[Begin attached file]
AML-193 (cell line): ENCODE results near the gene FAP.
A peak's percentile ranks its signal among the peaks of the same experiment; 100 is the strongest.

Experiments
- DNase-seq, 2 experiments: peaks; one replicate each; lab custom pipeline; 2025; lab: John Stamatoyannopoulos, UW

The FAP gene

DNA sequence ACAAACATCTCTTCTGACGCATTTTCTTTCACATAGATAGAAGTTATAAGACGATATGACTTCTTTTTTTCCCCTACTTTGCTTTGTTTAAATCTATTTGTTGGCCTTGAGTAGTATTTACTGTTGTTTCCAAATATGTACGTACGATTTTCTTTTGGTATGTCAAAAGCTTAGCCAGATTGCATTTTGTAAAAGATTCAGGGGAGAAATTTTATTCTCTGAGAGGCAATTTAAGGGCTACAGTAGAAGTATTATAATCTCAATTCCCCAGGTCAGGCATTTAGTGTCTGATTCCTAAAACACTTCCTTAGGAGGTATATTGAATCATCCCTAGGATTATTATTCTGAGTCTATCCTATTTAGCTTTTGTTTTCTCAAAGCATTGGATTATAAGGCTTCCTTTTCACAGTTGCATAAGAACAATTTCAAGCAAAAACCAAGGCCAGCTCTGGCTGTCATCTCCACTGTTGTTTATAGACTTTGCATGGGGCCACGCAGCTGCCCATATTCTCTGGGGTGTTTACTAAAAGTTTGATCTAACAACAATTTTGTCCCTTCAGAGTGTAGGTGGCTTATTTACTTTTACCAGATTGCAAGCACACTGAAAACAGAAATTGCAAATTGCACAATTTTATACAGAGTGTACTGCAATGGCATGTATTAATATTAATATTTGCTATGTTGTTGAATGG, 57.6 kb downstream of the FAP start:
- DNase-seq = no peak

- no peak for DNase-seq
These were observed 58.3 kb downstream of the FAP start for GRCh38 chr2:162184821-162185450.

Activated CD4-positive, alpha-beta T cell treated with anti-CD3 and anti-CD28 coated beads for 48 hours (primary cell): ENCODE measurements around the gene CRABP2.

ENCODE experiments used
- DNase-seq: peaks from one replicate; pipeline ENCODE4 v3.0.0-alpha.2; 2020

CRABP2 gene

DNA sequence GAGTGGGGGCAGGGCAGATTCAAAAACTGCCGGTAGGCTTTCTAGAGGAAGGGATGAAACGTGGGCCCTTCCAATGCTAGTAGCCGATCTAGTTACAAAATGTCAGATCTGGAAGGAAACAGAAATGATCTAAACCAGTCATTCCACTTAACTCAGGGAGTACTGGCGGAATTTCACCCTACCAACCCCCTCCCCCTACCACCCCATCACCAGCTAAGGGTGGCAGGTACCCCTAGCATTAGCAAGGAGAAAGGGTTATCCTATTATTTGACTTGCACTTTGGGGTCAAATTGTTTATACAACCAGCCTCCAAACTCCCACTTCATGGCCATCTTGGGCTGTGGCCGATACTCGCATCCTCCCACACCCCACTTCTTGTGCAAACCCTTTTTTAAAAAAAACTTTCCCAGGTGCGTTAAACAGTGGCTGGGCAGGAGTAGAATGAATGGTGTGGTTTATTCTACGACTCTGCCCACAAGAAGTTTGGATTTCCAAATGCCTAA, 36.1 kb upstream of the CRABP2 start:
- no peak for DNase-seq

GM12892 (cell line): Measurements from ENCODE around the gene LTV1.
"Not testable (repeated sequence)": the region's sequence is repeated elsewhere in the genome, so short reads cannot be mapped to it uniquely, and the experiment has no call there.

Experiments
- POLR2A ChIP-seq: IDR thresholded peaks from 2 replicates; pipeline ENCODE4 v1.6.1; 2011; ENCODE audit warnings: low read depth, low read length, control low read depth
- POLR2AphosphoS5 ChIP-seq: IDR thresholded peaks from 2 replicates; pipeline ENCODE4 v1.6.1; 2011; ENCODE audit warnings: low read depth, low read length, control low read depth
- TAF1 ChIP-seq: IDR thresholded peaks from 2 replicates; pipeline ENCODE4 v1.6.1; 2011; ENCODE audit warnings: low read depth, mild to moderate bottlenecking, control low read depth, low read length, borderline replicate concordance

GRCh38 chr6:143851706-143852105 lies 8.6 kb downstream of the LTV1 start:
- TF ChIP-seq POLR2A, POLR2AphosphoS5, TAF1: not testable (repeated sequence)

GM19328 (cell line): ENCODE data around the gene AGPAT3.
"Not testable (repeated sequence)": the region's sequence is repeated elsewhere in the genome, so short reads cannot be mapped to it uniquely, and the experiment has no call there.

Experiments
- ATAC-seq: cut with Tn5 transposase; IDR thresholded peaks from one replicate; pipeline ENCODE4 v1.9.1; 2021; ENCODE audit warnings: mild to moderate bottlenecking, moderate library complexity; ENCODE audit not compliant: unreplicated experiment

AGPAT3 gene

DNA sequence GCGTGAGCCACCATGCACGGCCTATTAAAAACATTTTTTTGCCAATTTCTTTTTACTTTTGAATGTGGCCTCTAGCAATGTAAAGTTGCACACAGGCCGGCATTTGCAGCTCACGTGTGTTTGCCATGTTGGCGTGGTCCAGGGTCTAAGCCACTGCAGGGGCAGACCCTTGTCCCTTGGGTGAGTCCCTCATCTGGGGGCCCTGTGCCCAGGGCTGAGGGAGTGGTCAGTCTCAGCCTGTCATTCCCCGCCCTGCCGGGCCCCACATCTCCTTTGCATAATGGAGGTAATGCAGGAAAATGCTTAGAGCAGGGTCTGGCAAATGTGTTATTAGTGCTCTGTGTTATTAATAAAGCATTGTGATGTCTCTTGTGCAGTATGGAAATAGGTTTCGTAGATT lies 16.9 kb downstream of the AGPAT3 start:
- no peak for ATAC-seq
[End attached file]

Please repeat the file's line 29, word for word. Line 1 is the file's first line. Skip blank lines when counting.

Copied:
DNA sequence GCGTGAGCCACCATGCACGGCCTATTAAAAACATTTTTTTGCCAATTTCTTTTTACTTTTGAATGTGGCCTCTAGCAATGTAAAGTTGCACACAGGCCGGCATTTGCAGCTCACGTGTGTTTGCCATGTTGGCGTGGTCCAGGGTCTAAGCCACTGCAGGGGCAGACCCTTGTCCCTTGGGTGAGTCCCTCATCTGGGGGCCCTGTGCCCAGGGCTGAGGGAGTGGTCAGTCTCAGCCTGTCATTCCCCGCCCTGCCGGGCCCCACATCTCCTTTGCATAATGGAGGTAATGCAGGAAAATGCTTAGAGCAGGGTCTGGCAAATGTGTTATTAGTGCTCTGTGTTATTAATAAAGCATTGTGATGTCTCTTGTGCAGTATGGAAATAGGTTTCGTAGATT lies 16.9 kb downstream of the AGPAT3 start: